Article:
Melissa’s comments regarding the immense value of human life is honorable, and I agree with her wholeheartedly that due process should be afforded all humans everywhere on this blue and green planet. However, in the heat of battle to determine/assess the threat level of terrorist who have suddenly struck without provocation, it’s more than reasonable (in the spirit of maintaining a safe and protective shield around our sacred borders) to detain those individuals identified through intelligence to be members, senior leaders and/or executive level commandos hell-bent on rallying their forces for a second round of attacks upon American targets/interests.

    With that said, yes–initially–the adrenaline may have been a bit high on a heavy ended response; however, once those terrorist minded individuals were at least detained and the threat had lessened, cooler heads prevailed. There again we come to the labrador and pit-bull scenario/analogy, even if the interrogators initially attempted to glean vital information/intelligence from the members of the terrorist-cell group in a respectful and responsible/appropriate manner, How do any of us know if that approach may have been met with resistance so strong and fierce that their own lives may have been in danger/at-stake?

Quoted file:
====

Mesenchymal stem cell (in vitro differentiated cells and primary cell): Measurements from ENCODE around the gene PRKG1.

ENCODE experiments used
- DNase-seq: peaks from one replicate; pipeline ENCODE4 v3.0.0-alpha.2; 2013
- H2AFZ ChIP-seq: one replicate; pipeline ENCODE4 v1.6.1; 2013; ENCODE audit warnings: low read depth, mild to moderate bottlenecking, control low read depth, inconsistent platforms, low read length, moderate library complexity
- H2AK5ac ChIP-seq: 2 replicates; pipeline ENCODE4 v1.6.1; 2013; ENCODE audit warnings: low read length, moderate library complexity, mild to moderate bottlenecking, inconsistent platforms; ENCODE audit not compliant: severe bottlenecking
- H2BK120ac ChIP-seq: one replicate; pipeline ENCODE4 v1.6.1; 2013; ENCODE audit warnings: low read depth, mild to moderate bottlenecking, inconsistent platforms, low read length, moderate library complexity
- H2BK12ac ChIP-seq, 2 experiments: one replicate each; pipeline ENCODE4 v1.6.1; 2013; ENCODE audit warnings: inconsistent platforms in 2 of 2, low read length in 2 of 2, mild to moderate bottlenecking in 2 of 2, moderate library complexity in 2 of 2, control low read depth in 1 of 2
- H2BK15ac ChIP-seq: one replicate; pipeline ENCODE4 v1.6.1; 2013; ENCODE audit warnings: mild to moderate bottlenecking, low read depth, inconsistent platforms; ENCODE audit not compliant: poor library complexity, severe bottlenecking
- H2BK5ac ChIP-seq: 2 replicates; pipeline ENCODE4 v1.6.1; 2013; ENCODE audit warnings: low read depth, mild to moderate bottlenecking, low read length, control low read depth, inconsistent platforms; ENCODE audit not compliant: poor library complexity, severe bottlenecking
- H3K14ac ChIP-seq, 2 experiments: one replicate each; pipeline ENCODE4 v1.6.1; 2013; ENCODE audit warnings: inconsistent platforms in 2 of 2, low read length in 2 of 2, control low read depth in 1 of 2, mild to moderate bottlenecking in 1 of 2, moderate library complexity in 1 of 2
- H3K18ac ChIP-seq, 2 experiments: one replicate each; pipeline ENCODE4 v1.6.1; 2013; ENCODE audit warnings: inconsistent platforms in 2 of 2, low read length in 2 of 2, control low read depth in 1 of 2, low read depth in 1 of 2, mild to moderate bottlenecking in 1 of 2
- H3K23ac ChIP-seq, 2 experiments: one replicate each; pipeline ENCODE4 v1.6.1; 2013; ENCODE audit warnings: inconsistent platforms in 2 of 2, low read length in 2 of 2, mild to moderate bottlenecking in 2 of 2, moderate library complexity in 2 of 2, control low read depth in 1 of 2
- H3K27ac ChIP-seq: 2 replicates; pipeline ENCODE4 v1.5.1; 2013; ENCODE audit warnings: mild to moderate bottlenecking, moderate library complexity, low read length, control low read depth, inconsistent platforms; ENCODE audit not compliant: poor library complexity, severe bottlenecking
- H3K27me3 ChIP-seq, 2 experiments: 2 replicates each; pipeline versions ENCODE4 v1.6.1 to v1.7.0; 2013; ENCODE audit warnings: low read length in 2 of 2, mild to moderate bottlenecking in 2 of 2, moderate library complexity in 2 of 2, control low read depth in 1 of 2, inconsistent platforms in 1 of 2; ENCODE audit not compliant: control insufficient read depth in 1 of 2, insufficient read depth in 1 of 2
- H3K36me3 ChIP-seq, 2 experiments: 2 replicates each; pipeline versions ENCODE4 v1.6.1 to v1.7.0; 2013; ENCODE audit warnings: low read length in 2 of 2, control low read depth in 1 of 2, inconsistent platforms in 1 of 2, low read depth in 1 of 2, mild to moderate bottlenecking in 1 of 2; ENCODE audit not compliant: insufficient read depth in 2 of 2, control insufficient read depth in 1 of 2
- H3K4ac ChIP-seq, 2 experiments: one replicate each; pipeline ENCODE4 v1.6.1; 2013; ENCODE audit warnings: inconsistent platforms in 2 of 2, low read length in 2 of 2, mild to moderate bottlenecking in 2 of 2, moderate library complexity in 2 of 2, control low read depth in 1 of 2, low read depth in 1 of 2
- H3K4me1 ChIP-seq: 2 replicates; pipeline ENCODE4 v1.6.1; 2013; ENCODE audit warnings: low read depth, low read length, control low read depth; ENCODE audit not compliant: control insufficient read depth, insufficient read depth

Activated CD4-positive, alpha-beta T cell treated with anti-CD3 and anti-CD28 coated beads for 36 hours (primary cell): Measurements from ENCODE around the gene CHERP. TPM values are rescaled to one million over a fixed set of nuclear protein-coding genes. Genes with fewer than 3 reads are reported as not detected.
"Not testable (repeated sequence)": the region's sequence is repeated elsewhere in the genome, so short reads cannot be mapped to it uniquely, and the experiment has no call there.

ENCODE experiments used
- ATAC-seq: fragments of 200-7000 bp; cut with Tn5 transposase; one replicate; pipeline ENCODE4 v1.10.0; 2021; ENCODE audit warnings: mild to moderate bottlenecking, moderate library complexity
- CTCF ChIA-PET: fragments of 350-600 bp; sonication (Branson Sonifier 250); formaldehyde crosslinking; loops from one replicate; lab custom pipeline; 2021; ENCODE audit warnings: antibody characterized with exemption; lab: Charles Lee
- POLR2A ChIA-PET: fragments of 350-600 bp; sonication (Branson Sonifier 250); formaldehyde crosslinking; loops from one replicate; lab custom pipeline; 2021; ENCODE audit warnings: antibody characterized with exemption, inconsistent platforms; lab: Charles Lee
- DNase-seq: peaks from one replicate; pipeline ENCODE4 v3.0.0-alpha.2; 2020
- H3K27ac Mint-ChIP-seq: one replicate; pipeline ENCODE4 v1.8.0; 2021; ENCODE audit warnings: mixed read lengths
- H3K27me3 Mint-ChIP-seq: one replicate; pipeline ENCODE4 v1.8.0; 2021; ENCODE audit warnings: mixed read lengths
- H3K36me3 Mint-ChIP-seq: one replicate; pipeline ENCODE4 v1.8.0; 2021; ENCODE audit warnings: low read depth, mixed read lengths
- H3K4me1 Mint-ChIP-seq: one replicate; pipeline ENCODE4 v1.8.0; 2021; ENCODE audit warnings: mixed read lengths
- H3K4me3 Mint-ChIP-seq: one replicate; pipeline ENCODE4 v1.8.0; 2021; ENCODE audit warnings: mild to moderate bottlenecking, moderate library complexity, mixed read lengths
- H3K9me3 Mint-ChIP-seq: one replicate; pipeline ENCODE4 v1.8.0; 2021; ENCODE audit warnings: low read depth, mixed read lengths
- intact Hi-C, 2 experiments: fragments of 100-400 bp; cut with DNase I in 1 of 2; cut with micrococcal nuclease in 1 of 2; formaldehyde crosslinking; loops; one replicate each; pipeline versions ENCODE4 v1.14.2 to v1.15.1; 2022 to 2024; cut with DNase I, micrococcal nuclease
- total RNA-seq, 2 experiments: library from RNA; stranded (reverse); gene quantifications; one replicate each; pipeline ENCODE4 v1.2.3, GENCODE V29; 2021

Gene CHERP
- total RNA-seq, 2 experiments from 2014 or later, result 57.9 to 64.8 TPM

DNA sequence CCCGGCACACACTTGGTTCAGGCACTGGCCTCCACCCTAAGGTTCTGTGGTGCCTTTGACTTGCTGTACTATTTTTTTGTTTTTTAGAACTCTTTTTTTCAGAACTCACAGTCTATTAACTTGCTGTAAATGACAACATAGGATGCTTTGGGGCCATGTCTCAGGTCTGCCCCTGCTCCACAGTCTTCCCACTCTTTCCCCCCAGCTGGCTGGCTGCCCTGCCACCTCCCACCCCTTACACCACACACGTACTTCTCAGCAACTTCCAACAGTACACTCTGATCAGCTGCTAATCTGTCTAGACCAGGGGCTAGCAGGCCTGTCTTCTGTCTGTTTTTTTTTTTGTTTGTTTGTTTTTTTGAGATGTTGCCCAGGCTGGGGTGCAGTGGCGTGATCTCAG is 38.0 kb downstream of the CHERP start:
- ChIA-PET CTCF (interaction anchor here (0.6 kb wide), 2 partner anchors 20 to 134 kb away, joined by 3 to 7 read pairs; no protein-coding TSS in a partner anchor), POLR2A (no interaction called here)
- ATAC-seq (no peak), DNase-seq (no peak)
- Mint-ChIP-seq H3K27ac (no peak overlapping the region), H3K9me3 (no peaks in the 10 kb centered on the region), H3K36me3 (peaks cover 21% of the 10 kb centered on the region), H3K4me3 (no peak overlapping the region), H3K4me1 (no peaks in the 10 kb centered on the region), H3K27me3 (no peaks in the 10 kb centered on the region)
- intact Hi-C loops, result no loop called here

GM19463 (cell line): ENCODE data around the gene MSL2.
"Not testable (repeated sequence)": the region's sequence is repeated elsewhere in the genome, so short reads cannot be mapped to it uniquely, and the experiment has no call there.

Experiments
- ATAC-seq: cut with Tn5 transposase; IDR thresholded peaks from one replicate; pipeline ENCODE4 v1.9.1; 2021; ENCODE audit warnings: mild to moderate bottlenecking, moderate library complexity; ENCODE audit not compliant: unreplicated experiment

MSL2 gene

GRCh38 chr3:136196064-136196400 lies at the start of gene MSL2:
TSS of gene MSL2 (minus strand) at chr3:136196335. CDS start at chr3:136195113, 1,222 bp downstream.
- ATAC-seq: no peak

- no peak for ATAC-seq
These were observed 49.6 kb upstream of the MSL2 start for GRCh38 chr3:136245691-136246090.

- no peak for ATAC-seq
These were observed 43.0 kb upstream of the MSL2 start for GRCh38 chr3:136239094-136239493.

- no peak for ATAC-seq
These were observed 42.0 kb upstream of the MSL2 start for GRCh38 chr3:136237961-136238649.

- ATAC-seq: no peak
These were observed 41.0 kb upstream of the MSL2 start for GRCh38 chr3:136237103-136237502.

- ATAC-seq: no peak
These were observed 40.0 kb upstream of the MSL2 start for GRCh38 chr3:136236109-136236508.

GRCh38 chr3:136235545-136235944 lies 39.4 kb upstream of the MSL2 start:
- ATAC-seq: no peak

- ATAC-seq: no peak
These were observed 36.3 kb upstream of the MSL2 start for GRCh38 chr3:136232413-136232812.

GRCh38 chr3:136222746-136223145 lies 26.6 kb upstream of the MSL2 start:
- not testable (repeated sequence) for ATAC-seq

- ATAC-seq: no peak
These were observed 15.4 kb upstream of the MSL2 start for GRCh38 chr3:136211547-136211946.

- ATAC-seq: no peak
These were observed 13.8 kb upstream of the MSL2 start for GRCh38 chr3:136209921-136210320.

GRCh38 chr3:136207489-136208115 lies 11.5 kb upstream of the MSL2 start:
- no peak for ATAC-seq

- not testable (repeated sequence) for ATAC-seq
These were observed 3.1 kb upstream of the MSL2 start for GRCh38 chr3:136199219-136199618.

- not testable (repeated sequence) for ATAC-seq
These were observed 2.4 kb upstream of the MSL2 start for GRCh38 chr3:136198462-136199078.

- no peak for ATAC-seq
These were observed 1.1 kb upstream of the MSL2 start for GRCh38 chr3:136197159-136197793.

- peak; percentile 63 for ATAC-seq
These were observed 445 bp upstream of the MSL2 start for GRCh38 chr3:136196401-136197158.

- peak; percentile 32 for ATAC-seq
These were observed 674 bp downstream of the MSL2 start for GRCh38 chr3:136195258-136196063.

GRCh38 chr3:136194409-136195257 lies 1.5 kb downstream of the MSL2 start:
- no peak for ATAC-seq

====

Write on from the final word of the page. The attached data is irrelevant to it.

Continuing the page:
Remember too that time was of the essence in determining if further strikes were immienent on American soil, so the interrogators were often racing against the clock in their mindset, assessing an invisible terror threat with the lives of the American people heavy on their hearts and minds. Am I condoning torture? NO, heavens not–just want the methods used placed in the context of why it happened as much as what happened. Again, once the seriousness of the terror threat had been assessed and neutralized, cooler heads within the matrix prevailed, which, in my humble opinion, would mean the order to change methods most likely came from the top and trickled down.

    Do Americans regret that interrogations even had to take place? Of course, we are a fairminded people who value decency and justice, but, unfortunately, our way of life and those sacred principles/values we cherish most came under attack by sinister forces without provocation, so intervention was needed. Have we learned anything? Of course, we have, most notably: That the immense shock of the terrorist attacks caught us all by surprise, and that the interrogators were initially grampling with an invisible, potent enemy, but once they regained control of the situation (that the sinister terrorist brought upon themselves), the interrogators honored the “labradors” with just treatment and simply met force with force with the “pit-bulls”.